Many of us today, myself included, think of Silicon Valley software startups as fast, nimble organizations who ship code immediately and run like the wind. Jim makes the point that to be agile — to run like the wind — you can’t run blindly and without restraint. You have to write code with safety mechanisms built in.

Imagine it’s your job to get all the cars on a highway to drive faster. What would happen if you just told all the drivers to wildly jam down on their gas pedals?

Clearly, the result would be a disaster. And yet, this is exactly the kind of attitude many developers take with trying to build software faster…

For cars on a highway, high-speed driving requires safety. In order to drive a car faster, you need safety mechanisms such as brakes, seat belts, and airbags that ensure the driver will be unharmed in case something goes wrong.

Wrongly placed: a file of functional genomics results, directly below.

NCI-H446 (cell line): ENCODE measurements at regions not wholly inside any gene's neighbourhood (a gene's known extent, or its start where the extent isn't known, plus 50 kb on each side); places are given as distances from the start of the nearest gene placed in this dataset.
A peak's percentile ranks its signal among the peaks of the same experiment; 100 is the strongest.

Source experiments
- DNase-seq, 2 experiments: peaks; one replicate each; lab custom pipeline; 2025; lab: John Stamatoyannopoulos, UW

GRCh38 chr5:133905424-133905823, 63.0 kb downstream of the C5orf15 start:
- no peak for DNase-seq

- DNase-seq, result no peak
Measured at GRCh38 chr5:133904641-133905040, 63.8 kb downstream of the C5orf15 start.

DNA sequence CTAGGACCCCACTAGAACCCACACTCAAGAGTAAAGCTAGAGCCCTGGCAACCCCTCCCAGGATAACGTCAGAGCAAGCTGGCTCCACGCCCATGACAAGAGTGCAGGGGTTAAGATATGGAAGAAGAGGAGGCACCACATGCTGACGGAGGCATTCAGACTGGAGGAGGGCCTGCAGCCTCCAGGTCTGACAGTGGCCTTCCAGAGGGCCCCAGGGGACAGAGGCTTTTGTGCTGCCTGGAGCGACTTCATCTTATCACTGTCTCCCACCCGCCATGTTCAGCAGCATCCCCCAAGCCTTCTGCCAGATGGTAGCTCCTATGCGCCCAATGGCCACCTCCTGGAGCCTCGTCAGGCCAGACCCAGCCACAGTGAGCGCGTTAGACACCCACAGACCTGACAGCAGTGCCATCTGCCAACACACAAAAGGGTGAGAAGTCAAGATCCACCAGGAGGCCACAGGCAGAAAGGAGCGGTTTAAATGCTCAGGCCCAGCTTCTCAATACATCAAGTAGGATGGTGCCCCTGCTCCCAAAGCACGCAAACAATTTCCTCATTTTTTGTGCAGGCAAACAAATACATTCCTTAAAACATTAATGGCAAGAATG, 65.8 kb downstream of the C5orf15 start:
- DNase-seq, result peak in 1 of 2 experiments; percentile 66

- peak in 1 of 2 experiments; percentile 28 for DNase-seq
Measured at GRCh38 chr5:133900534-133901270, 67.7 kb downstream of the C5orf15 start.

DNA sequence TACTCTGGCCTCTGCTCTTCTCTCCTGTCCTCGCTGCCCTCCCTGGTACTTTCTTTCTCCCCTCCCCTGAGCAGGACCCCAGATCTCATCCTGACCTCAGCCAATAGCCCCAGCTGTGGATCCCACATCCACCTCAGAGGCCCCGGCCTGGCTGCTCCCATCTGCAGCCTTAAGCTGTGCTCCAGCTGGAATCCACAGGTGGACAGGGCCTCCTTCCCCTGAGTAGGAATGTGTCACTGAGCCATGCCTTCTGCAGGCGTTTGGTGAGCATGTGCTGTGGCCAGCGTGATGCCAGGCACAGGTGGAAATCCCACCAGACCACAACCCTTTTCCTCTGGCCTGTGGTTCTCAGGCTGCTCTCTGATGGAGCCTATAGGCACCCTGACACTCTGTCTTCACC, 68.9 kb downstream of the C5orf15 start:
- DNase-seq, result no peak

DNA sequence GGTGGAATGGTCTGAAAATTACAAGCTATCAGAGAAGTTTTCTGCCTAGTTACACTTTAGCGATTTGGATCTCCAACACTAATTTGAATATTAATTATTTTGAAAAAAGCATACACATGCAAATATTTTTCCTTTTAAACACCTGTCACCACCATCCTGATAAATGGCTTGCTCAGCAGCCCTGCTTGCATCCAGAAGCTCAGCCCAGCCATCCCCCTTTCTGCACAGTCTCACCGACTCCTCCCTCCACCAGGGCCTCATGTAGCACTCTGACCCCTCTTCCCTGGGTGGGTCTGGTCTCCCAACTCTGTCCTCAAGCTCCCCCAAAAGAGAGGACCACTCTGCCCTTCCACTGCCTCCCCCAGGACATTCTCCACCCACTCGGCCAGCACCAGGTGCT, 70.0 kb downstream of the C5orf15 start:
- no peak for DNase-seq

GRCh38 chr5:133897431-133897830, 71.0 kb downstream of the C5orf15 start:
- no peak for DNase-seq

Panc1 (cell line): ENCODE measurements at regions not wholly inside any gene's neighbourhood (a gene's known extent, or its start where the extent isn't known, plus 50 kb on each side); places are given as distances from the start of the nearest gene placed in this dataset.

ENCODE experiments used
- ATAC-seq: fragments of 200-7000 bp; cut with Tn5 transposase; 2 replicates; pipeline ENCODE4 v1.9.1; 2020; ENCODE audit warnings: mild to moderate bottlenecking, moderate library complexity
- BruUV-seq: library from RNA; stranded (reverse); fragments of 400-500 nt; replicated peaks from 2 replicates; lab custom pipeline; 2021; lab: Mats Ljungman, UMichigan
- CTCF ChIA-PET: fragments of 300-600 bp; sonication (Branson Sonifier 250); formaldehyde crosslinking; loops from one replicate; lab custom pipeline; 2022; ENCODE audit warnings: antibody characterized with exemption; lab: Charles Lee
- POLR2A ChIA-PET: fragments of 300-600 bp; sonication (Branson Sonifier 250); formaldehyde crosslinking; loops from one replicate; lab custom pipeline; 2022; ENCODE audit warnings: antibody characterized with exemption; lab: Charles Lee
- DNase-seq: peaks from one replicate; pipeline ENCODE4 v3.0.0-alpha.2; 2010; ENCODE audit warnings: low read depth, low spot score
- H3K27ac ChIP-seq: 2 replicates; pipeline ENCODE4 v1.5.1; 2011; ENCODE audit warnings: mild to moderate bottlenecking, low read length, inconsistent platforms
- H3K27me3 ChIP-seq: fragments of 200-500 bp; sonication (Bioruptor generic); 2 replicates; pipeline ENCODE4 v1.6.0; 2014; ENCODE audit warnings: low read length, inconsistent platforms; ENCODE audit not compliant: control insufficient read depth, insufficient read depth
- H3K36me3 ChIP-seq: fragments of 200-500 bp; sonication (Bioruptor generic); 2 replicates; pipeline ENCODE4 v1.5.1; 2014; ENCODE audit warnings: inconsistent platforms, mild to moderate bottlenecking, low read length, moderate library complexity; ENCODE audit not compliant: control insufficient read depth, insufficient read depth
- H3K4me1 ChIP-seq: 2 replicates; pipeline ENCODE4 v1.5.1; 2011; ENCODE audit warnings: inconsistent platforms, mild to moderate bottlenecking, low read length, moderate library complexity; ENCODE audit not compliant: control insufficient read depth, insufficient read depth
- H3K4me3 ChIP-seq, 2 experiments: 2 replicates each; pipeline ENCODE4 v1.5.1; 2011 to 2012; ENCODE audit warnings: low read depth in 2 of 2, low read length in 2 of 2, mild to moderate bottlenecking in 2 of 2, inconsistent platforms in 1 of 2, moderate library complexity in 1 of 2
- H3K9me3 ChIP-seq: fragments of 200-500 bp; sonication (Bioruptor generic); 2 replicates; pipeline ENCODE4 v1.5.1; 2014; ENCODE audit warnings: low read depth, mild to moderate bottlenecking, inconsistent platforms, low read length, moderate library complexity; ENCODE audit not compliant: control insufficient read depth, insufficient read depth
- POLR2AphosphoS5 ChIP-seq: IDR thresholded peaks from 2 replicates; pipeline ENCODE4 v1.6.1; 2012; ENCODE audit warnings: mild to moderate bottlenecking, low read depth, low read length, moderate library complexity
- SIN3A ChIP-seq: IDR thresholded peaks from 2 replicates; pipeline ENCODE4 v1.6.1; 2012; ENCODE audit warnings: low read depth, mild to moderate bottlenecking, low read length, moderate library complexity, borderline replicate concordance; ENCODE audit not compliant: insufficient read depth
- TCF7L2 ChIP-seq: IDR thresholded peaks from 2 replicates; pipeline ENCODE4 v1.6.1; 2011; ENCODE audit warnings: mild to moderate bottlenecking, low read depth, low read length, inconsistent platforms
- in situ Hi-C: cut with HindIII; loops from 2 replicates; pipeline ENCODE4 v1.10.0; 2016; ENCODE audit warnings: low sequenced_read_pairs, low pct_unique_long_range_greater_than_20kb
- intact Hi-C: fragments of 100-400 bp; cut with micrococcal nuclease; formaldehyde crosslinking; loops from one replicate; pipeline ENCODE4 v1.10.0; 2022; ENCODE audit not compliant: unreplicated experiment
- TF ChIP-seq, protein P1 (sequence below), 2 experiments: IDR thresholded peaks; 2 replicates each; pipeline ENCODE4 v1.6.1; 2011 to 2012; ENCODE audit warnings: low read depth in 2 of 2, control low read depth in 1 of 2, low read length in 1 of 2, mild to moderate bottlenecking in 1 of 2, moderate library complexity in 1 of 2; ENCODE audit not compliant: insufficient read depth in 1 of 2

For software, agility requires safety. There is a difference between making intelligent tradeoffs and throwing all caution to the wind and charging blindly ahead. You need safety mechanisms that ensure those changes cannot do too much damage in case something goes wrong. If you’re reckless, you will ultimately move slower, not faster